TestNG lets you execute tests in many ways with multiple threads, while allowing you to run test classes and methods in parallel.
The “Ignore test” feature is used to clarify whether a unit test should be ignored or not. This feature is available with both JUnit 5 and TestNG, with the annotations detailed in the table above.
An exception test verifies what exception should be thrown from the unit test. This feature is also available with both JUnit 5 and TestNG.
For JUnit 5:
A time test is yet another class that is used to define whether a unit test takes longer than the specified number of milliseconds to run; if so, then it will terminate the test and mark it as failed. Both JUnit 5 and TestNG are implemented with this feature.
For JUnit 5:
A group test is a new feature that is only available with TestNG. A group test enables you to forward methods in the right portions, perform complex grouping of test methods, and run multiple tests with the “Groups” annotation, saving you both time and money.
It provides flexibility to divide your tests and eliminate the need for recompiling anything, even if you wish to run different sets of tests back to back. As it is only implemented on TestNG, you don’t get this flexibility with JUnit. However, JUnit 5 has introduced a new concept that is similar to Groups, called Tag.
In TestNG, groups are specified in the XML file with the “groups” tag. You can easily locate it under the <test> or <suite> tag.
Reporting is a vital part of testing, as it allows testers to understand the results of an executed test, points of failure, and the reasons for failure. Logging is essential to keep a watch on the execution flow and debug issues if a test fails.
The TestNG framework automatically generates test reports for test executions, which also includes HTML and XML report output. It also enables testers to write their own report and use it with TestNG. Another option that TestNG offers is that it allows users to write their own logs that are notified during runtime by TestNG.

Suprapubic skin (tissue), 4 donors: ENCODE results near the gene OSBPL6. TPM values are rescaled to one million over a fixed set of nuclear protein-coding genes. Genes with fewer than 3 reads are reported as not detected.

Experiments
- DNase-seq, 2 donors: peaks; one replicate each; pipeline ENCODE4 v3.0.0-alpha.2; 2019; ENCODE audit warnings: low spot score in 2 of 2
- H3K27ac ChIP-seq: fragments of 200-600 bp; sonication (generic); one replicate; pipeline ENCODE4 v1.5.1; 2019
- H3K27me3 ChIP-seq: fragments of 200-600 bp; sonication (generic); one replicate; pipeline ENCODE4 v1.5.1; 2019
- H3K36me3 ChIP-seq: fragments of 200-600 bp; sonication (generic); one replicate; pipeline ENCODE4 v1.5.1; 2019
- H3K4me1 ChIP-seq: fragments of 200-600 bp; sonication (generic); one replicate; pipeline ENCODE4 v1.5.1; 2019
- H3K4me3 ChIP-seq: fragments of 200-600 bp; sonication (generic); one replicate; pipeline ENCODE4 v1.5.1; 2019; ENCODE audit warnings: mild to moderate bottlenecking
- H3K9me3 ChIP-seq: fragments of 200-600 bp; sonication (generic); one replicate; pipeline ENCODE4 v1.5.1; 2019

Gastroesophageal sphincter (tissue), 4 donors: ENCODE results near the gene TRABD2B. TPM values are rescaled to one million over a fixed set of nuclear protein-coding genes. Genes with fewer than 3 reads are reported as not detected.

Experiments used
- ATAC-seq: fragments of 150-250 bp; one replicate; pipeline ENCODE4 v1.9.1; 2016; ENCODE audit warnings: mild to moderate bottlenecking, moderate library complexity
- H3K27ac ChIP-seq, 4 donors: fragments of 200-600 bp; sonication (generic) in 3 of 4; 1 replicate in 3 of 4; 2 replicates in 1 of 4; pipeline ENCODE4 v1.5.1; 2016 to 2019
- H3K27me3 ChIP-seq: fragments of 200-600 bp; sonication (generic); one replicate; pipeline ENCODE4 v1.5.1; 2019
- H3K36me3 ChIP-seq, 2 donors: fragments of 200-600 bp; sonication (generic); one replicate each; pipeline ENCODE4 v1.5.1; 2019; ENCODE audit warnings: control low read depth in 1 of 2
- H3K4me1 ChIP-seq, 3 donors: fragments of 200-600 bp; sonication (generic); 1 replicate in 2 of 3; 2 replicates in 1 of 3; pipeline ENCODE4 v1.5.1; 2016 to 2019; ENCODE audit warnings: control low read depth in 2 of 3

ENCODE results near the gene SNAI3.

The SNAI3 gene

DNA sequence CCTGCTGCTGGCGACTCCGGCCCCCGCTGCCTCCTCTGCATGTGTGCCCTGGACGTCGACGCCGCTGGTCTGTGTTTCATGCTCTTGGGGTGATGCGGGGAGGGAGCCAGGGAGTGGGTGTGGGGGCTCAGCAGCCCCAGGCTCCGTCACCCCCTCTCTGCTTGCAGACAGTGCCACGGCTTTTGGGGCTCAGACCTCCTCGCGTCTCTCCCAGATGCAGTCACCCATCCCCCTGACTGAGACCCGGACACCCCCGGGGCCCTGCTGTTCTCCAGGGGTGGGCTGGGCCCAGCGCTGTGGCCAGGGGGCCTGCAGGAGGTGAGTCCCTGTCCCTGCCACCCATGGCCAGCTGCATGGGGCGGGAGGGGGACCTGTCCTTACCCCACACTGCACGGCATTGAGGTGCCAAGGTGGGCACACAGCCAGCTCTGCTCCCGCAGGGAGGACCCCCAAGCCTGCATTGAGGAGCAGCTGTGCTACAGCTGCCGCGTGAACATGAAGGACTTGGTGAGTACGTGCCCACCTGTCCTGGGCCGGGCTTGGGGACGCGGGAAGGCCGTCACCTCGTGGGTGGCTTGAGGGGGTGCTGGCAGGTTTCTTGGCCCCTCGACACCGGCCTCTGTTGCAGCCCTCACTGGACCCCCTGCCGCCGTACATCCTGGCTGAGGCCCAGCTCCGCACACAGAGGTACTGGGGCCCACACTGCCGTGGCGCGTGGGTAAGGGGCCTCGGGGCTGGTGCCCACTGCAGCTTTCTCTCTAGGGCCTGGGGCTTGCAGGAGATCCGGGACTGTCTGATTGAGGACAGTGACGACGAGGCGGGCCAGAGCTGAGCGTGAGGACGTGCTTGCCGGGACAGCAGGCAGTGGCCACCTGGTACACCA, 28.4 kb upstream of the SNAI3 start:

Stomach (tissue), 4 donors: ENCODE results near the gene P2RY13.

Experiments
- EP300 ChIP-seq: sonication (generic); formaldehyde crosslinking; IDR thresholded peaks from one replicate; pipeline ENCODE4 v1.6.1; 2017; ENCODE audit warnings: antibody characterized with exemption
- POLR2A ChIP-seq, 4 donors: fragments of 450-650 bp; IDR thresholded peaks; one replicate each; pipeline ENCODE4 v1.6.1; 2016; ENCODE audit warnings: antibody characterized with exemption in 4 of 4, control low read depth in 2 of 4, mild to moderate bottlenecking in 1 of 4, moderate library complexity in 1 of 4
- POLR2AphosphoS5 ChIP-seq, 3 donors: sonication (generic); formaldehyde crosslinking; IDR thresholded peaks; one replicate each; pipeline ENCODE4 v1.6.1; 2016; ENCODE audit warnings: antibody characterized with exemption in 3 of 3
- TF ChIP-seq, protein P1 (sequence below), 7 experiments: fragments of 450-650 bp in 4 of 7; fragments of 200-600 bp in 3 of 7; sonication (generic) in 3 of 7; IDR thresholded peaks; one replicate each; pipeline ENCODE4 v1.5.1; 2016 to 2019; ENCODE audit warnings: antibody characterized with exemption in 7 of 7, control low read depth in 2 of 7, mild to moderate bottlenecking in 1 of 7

JUnit provides this data in XML format, but it doesn’t create a report for the test execution, which means you’ll have to generate your test report separately.
The primary goal of this testing is to create a collection of as arrays that includes parameters, to define and run multiple test cases. Both JUnit and TestNG are capable of parameterized testing, but they use different approaches.
TestNG supports XML, CSVs, or plain text files for feeding data, in addition to supplying the parameters via coding.
JUnit uses different combinations in multiple arguments to provide a shortcut for a long parameter list; this feature is unavailable with TestNG.
When it comes to community support, JUnit has a long and better history with a more extensive user base. Also, as it is the first widely used unit testing framework, it defines the standard for Java unit testing. It’s easier to find the answers for your queries and to talk to other software professionals about JUnit.
On the other hand, TestNG might have a smaller user base, but it doesn’t have little community support. Its website offers support, and there are many community forms that can be used to connect with TestNG users.
Making the Right Choice
Automated testing can be executed with multiple frameworks and tools, depending on the types of testing you’re performing and what your goals are. For automated unit testing, JUnit and TestNG are the most popular and well-supported frameworks available today.
Deciding between JUnit and TestNG can be challenging, as some features that one provides are not available with the other. Also, both frameworks use different annotations and different coding for various tests.
Now that you’ve explored how the two frameworks are different from each other, you can make a more informed choice about which framework you should use for unit testing your web application or website.